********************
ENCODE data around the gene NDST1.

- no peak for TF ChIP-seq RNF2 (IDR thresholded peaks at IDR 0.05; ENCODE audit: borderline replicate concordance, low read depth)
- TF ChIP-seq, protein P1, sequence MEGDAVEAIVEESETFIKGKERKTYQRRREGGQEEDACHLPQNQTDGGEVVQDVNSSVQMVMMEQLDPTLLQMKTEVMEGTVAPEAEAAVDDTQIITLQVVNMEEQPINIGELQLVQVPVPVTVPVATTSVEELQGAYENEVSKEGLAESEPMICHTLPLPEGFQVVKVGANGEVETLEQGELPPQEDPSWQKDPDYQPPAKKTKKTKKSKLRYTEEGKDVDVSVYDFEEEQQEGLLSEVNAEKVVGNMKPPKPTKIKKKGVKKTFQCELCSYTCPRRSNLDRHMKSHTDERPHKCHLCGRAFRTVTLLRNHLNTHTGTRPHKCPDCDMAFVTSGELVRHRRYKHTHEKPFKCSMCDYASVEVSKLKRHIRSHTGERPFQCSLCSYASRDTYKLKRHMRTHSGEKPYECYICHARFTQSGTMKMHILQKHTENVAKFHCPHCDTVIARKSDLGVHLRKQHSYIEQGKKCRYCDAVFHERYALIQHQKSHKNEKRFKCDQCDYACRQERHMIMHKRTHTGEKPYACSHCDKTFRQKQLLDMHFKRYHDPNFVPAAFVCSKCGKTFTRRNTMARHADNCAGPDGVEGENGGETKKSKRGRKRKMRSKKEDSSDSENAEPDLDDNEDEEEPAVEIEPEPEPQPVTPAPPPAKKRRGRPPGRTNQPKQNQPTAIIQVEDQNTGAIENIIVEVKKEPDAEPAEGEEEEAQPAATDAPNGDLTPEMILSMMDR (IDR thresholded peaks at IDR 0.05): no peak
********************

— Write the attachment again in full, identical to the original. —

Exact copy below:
ENCODE data around the gene NDST1.

- no peak for TF ChIP-seq RNF2 (IDR thresholded peaks at IDR 0.05; ENCODE audit: borderline replicate concordance, low read depth)
- TF ChIP-seq, protein P1, sequence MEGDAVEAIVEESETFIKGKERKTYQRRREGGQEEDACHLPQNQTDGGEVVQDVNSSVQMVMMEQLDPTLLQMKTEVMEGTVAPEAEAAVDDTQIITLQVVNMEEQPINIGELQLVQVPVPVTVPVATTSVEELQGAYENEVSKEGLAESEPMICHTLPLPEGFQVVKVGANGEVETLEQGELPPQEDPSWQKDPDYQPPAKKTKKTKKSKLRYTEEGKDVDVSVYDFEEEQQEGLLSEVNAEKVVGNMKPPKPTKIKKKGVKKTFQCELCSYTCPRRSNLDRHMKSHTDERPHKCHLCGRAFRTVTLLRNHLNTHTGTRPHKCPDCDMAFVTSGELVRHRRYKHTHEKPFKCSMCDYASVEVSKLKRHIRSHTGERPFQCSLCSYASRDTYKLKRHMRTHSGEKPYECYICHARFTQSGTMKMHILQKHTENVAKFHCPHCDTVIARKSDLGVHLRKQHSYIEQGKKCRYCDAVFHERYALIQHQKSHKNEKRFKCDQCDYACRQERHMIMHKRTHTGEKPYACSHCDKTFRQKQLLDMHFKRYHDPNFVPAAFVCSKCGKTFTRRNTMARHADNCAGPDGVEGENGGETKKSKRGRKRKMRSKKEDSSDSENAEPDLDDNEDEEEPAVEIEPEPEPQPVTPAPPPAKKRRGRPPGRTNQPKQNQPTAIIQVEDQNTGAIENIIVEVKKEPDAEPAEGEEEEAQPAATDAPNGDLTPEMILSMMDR (IDR thresholded peaks at IDR 0.05): no peak